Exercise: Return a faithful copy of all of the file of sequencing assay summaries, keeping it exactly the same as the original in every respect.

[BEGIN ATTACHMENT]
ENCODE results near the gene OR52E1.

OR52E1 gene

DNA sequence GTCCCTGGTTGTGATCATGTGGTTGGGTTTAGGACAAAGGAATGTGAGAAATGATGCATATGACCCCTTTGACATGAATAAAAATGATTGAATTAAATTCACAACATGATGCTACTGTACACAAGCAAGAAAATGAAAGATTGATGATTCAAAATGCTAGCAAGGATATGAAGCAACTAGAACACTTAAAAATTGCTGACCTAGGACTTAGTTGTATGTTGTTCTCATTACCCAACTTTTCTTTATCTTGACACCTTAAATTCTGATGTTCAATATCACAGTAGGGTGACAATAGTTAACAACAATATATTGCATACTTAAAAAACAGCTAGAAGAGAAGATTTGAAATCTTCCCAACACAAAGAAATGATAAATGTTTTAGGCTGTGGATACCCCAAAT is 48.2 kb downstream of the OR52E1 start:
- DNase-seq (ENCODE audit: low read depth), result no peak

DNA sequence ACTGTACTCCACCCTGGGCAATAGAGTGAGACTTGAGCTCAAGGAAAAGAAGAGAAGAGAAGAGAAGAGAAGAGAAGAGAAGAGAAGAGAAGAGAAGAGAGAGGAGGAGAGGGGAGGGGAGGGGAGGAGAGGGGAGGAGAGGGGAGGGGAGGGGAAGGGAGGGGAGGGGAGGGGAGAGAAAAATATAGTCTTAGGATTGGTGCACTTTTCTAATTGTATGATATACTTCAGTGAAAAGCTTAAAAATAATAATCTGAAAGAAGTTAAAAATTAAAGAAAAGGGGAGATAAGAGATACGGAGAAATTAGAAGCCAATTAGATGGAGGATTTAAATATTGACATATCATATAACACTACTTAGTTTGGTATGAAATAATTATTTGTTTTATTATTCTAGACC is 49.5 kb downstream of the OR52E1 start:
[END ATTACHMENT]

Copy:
ENCODE results near the gene OR52E1.

OR52E1 gene

DNA sequence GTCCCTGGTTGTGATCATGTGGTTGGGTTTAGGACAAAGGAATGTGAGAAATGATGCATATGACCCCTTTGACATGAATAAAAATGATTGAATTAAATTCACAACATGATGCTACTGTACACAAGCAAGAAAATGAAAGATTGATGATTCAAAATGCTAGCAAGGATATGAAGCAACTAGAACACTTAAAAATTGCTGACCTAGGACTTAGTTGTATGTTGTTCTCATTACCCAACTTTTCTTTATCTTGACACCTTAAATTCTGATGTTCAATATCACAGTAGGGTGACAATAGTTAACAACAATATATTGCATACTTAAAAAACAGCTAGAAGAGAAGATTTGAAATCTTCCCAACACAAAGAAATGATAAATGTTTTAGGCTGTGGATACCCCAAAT is 48.2 kb downstream of the OR52E1 start:
- DNase-seq (ENCODE audit: low read depth), result no peak

DNA sequence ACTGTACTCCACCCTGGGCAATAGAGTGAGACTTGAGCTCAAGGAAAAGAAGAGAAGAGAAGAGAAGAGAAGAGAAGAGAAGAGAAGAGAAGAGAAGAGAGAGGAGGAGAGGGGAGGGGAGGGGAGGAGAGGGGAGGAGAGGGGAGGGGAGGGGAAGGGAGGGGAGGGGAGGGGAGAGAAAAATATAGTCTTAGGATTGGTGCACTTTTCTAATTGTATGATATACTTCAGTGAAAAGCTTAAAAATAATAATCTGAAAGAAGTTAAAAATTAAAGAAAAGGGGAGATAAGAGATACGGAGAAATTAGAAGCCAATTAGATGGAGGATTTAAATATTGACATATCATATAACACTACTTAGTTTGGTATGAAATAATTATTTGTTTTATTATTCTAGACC is 49.5 kb downstream of the OR52E1 start: